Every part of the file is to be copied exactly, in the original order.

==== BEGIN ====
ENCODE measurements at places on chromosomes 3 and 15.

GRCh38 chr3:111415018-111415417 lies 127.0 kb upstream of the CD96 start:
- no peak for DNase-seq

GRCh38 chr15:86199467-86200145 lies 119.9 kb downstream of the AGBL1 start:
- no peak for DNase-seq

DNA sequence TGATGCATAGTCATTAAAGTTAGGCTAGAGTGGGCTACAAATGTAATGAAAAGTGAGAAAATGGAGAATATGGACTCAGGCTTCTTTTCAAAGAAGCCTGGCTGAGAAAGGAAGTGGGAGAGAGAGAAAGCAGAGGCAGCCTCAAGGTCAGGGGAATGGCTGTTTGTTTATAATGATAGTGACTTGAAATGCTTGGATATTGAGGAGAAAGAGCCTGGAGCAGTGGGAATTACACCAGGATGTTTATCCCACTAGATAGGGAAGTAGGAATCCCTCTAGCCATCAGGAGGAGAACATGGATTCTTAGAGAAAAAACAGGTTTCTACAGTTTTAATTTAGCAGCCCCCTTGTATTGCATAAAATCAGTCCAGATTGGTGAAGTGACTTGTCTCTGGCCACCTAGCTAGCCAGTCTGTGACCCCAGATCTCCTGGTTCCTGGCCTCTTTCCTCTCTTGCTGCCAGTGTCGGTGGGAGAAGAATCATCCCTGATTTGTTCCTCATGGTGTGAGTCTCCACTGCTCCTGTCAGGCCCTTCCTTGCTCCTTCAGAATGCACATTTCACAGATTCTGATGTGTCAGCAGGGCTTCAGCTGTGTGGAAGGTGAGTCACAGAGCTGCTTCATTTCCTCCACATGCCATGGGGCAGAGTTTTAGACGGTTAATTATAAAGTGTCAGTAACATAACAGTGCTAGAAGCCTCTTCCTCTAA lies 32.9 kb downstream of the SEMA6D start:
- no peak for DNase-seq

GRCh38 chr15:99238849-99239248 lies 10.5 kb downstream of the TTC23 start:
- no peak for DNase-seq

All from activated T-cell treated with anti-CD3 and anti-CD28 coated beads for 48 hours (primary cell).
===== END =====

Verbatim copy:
ENCODE measurements at places on chromosomes 3 and 15.

GRCh38 chr3:111415018-111415417 lies 127.0 kb upstream of the CD96 start:
- no peak for DNase-seq

GRCh38 chr15:86199467-86200145 lies 119.9 kb downstream of the AGBL1 start:
- no peak for DNase-seq

DNA sequence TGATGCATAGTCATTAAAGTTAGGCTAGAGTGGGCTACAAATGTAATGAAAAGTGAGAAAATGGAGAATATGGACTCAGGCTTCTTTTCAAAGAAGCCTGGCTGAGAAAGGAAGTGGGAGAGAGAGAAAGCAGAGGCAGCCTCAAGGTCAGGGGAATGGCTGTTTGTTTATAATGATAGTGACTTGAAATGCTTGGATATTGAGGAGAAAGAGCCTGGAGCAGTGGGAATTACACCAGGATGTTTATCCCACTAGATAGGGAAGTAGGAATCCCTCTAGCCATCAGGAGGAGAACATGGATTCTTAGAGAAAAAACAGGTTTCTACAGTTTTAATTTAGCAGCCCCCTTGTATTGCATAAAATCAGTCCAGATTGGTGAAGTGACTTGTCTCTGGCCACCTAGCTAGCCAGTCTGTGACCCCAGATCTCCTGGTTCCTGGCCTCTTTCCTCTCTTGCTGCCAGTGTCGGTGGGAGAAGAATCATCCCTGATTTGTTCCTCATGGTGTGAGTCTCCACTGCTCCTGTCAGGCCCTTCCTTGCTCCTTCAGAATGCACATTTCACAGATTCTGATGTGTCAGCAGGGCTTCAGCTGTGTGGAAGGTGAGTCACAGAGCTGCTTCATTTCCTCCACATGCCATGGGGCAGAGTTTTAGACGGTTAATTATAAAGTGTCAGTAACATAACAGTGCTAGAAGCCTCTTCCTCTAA lies 32.9 kb downstream of the SEMA6D start:
- no peak for DNase-seq

GRCh38 chr15:99238849-99239248 lies 10.5 kb downstream of the TTC23 start:
- no peak for DNase-seq

All from activated T-cell treated with anti-CD3 and anti-CD28 coated beads for 48 hours (primary cell).